Carbon budget and equity for India:
Fair share of the carbon budget: India must recognise a ‘fair share of the carbon budget’ as a strategic national resource whose reserves are depleting rapidly due to over¬exploitation by developed countries.
New colonial techniques: In a rapidly depleting global carbon budget, if we fail to deploy resources at our command to forcefully use it as a strategic national resource, we will be short changed by new colonial techniques of developed countries.
CO2 Emissions: In almost all the emissions scenarios estimated by the IPCC, the world breaches an increase of 1.5 degrees Celsius from pre¬industrial levels in the early 2030s. In 2022, oil, coal and gas accounted for 30%, 27% and 23% of the world’s total energy, while solar and wind energy together contributed only 2.4%.
Backtracking of Coal: At the COP 26 talks in Glasgow, developed contries forced the issue of phasing down the use of coal but then backtracked by reopening coal plants across Europeafter the Russia-Ukraine war created an energy crisis.
Gas as Green fuel: The developed countries have stretched the argument further by calling gas “green” and a “bridge fuel” towards their own decarbonisation efforts.
India’s stance at COP 28:
Niti Aayog report: According to the NITI Aayog¬N. Development Programme’s Multidimensional Poverty Index Report 2023 review, India has been able to lift more than 135 million poor out of poverty in less than five years (2015¬2021).
Food security welfare measures: India has also just extended food security welfare measures to more than 800 million people in the country, under the Pradhan Mantri Garib Kalyan Anna Yojana (PMGKAY), highlighting the magnitude of the challenge of poverty eradication after COVID¬19.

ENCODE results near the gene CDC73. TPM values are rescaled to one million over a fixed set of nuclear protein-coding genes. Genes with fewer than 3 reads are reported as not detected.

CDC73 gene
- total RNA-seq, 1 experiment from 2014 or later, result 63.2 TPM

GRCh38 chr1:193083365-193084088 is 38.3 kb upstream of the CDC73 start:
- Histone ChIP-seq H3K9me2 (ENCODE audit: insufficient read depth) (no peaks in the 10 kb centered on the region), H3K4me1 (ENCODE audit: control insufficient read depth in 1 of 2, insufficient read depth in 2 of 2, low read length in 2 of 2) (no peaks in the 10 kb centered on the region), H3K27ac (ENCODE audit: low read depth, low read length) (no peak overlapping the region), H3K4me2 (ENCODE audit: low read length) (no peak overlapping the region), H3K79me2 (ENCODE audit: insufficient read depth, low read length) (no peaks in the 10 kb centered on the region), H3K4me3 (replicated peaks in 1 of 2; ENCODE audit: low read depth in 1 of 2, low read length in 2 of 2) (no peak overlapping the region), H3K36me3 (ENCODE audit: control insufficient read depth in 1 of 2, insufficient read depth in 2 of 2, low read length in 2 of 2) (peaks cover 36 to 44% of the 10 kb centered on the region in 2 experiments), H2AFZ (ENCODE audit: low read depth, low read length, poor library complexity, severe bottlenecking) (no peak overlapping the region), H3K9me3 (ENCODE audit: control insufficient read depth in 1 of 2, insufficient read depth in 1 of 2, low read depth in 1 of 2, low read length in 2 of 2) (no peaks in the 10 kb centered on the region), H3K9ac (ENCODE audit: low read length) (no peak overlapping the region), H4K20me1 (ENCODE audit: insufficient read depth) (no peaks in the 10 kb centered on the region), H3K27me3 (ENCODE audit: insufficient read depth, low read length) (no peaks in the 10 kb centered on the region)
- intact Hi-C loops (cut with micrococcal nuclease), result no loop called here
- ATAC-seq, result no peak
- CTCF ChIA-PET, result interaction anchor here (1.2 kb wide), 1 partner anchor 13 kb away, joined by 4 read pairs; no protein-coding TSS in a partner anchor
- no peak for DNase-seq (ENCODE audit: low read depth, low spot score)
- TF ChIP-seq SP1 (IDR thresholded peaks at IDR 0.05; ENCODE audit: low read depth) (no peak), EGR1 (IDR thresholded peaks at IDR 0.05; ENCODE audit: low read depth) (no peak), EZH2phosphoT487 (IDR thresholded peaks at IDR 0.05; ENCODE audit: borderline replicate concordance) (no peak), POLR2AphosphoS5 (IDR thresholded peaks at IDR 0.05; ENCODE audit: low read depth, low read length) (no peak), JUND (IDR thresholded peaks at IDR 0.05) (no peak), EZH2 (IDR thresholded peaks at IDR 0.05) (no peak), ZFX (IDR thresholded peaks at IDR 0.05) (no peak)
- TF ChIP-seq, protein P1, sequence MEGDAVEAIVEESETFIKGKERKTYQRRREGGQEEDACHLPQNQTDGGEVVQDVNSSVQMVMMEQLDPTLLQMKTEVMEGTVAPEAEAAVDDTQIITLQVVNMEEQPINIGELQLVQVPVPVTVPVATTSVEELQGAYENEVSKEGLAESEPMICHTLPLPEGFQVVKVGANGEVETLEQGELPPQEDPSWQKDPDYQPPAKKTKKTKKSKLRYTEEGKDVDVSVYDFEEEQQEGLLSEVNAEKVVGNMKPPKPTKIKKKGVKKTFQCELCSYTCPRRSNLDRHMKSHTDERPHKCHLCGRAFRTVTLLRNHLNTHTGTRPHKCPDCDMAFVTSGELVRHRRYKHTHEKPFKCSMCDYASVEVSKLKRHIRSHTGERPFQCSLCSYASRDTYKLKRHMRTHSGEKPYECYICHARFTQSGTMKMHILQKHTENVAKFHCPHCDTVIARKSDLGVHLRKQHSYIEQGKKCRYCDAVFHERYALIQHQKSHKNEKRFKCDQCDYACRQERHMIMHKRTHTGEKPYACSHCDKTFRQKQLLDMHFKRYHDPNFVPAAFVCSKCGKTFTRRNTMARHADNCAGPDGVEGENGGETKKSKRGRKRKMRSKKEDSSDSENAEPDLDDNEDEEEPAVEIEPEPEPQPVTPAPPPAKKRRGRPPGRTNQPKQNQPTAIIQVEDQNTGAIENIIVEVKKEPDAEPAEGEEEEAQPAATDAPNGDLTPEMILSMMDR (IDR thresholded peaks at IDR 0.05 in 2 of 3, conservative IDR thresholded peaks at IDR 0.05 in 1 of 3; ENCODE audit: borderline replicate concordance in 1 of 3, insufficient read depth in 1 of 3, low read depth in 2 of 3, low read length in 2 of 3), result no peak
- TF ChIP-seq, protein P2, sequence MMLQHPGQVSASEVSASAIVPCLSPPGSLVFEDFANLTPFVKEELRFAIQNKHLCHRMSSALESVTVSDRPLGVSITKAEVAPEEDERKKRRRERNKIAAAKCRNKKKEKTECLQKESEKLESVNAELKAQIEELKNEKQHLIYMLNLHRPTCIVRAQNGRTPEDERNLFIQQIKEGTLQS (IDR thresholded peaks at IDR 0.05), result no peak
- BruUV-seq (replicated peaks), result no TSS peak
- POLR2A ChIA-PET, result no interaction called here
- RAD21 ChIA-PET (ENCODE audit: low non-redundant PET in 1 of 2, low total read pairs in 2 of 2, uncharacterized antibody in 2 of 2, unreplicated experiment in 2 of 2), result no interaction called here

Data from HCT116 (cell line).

Unmet Promises: It is imperative that developing countries receive a fair and equitable share of their carbon budget alongside stronger and more fruitful commitments from developed countries – including the promised but unmet climate¬specific new and additional finance.
International consensus: The Indian government has led from the front to foster international consensus to tackle climate change.
India has set up the International Solar Alliance, the Coalition for Disaster Resilient Infrastructure, and the Global Biofuel Alliance.
Through the ‘Lifestyle for Environment’ (LiFE) mission, the Indian government also aims to spread awareness of good lifestyle practices and establish that sustainable lifestyles are the best way forward.
Fair share of its carbon budget: At COP 28, India must demand a fair share of its carbon budget or equivalent reparations to bring about fairness within the global order.
India’s emissions: Based on India’s historical emissions (1850¬2019), it has a carbon credit equivalent of 338 GtCO2-eq., equal to around $17 trillion at $50/tCO2¬eq.
Unfair Condition: Without finance and technology as promised in 1992 at the Rio Earth Summit, developing countries stare at an even more unfair world.
The cover decision of the Glasgow Climate Pact recorded an unprecedented “regret” on the failure of the developed countries to provide US $100 billion dollars ayear, as promised at the COP 15 talks in Copenhagen in 2009.